Fresh on the heels of my encounter with the Porsche Gmund coupe at Cars&Coffee, when I arrived home after work on Monday evening, I was greeted by two car magazines that had just come in the mail. The first was “Excellence”, the Magazine about Porsche, and the second was “Christophorus”; the Porsche Factory’s in-house publication that celebrates all things Porsche. Because the June /July 2012 issue of Christophorus would be # 356, it was only fitting that Porsche dedicate the entire magazine to a celebration of the 356. As I thumbed through the issue, I discovered a section highlighting five cars of significance selected from the Porsche museum, one of which just happened to be a 356/2 Gmund coupe. Interestingly enough, in the brief write-up about the museum car, a reference was made regarding its rarity; a total of only 52 Gmund vehicles produced. After finishing my review of Christophorus, I shifted over to Excellence and began skimming the articles. Midway through the magazine, I turned the page only to discover an article titled “Pure Joy”: 356/2-045 – Out of the mud grows the lotus”, and a photo taken of the front end of a red 1950 Porsche Gmund coupe. That’s when it hit me; this car was virtually identical to the Ivory colored coupe that I had just seen in person. After eagerly reading the article, I learned that the car featured in the article (chassis # 045) had undergone an extensive 2 year restoration, which concluded with its entry into the Pebble Beach Concours event in the summer of 2011, where it scored a first place victory in the “Postwar Sports Cars, Closed” category. Even more impressive is the fact that the car is owned and had its restoration commissioned by a member of the Porsche family; in particular Hans-Peter Porsche, one of Dr. Porsches four sons.

My wife frequently asks why I attend a car show every week, and asks “aren’t the cars always the same ones? And my answer is always the same – “there is something new every week, and you never know what rare and exotic treasures will show up “. This statement could not have better described my early morning encounter with the Gmund coupe…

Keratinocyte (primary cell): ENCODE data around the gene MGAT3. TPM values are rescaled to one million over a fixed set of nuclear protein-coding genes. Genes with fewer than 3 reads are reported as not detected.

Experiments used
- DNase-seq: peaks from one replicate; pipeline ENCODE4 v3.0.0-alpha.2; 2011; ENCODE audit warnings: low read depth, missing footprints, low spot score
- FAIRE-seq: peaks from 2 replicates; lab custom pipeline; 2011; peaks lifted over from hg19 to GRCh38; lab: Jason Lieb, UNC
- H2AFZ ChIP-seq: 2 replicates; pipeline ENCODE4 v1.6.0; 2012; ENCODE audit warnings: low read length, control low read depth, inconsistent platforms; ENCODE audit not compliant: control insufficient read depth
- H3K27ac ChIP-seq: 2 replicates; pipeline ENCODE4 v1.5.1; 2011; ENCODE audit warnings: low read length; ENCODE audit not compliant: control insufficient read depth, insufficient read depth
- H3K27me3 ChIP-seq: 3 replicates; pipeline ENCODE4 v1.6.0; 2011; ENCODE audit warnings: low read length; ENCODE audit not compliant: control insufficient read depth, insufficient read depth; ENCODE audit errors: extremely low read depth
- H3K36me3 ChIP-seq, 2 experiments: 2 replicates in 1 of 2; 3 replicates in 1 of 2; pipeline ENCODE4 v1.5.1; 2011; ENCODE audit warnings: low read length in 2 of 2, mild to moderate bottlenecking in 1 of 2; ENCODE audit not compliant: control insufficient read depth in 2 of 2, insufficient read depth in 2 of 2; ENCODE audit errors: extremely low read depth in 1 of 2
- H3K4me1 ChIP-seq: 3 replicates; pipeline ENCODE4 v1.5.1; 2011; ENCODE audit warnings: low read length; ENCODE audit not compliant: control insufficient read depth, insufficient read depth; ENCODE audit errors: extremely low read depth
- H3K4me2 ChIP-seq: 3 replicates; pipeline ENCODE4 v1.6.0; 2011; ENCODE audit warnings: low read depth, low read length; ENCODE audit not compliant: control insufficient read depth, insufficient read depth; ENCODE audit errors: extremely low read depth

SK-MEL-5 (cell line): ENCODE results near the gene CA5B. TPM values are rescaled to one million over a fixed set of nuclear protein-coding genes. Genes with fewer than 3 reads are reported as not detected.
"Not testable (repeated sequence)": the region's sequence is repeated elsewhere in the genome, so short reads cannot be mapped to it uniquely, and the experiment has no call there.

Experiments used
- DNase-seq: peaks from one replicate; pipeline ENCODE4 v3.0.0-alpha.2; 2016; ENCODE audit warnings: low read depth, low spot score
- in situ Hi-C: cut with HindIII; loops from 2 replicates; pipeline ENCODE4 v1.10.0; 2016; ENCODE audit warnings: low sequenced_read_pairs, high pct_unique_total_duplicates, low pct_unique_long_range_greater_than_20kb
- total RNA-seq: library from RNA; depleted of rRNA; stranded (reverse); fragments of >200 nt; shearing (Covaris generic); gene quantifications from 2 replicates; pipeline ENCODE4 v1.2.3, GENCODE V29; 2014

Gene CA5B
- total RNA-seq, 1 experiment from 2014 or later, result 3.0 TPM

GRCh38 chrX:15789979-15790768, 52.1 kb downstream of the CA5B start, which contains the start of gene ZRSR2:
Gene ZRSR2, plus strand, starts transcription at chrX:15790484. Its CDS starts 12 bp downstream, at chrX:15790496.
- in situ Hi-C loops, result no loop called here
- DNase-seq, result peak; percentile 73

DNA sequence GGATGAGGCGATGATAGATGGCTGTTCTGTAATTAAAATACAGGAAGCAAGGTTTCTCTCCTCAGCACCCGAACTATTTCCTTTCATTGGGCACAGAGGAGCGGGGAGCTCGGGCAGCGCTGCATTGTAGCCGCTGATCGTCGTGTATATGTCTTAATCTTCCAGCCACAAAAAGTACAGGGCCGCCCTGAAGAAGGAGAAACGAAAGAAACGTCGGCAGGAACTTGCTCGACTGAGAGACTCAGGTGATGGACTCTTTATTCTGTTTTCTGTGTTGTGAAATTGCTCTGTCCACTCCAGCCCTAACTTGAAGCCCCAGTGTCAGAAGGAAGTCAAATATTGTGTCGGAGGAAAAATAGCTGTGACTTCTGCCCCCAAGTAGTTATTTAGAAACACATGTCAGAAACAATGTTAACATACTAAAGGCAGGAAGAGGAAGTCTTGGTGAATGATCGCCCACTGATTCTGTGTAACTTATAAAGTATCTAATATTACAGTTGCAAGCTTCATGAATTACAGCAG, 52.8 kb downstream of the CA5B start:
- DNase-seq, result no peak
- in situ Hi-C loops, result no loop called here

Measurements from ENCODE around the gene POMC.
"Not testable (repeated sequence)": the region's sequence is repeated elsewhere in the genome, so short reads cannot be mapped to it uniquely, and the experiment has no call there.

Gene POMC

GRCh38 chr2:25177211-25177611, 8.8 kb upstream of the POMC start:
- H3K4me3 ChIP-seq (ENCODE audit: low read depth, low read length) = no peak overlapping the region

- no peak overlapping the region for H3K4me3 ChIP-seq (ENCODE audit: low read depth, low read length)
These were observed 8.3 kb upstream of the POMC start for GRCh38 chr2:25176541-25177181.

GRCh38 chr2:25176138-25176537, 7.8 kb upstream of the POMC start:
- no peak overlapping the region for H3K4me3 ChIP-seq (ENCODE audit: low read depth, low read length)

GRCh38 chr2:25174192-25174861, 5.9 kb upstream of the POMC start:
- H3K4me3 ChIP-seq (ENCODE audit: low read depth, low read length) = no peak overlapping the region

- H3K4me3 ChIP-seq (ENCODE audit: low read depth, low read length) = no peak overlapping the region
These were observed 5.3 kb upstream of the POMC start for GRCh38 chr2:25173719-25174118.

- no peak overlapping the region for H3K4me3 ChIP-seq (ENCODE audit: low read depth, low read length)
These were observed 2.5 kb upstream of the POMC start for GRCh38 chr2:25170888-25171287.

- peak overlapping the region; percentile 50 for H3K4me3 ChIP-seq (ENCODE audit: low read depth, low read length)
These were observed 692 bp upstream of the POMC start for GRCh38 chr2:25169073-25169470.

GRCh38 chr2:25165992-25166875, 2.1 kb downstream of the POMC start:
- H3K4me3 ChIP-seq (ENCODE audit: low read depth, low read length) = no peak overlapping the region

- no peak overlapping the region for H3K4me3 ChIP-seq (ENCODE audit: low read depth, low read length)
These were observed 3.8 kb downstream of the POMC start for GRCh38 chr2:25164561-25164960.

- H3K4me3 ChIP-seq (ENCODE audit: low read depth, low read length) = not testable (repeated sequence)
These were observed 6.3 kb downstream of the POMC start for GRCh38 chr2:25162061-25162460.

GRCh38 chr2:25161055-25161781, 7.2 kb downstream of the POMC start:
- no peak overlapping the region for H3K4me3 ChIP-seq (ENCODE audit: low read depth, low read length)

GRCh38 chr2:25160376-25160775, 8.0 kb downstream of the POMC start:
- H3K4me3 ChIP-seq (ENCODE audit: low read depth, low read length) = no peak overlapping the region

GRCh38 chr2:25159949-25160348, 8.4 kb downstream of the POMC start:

Ivory Porsche 356/2 Gmund coupe_front view_Porsche row__cars&coffee_July 7, 2012

(All photos by the author)

“Badges? We don’t need no stinkin’ badges!”

As I walked through the rows of cars Saturday morning at Cars&Coffee, it dawned on me that regardless of the makes or models present, each and every car to one degree or another possessed an often overlooked detail; vehicle graphics, be it dimensional manufacturers badges or applied decal/vinyl graphics. And in addition to these basic badges, a large percentage of these cars also displayed secondary ID in the form of car club badges, installed on either vehicle grills or on badge bars (i.e. driving light bars), typically mounted at the front of the car.

If one takes a historical look back at the creation of the automobile, the coachbuilders and subsequent manufacturers soon recognized the value of marking their cars to identify their origins and over time used these emblems or badges as a tool to differentiate between brands and models. Manufacturers also shifted their design focus over to the creation of vehicle radiator caps and hood emblems; starting out as a functional component and over time evolving into visual brand markers.

Vintage Bentley radiator cap and badge_ Cars&Coffee_5/28/12

Contemporary Bentley hood emblem_Cars&Coffee_5/28/12

Contemporary Bentley trunk emblem_Cars&Coffee_5/28/12